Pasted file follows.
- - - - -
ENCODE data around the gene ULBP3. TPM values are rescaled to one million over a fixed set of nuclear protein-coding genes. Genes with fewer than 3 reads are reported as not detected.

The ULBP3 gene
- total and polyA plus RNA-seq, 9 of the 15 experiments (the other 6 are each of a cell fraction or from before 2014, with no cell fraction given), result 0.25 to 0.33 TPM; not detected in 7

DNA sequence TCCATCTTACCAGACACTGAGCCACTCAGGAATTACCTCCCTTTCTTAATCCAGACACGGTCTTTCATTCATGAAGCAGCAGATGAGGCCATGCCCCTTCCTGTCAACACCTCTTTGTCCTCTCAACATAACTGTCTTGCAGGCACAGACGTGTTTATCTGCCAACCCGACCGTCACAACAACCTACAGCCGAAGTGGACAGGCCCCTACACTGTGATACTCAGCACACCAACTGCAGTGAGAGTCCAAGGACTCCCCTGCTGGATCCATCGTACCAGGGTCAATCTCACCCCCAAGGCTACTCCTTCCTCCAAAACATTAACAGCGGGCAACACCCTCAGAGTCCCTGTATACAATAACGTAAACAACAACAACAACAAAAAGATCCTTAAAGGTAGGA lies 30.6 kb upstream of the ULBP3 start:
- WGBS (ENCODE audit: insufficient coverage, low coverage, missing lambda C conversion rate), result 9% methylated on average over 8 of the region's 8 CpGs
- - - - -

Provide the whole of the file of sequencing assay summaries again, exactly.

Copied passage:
ENCODE data around the gene ULBP3. TPM values are rescaled to one million over a fixed set of nuclear protein-coding genes. Genes with fewer than 3 reads are reported as not detected.

The ULBP3 gene
- total and polyA plus RNA-seq, 9 of the 15 experiments (the other 6 are each of a cell fraction or from before 2014, with no cell fraction given), result 0.25 to 0.33 TPM; not detected in 7

DNA sequence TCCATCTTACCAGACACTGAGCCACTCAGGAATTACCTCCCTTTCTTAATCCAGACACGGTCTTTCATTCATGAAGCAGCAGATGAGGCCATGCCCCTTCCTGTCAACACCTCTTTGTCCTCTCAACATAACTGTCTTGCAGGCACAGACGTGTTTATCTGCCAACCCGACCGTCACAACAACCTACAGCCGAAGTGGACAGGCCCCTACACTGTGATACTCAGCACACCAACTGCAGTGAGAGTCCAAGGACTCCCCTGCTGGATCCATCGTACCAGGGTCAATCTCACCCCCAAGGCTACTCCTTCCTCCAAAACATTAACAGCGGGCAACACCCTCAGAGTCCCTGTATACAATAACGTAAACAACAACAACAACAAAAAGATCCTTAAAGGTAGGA lies 30.6 kb upstream of the ULBP3 start:
- WGBS (ENCODE audit: insufficient coverage, low coverage, missing lambda C conversion rate), result 9% methylated on average over 8 of the region's 8 CpGs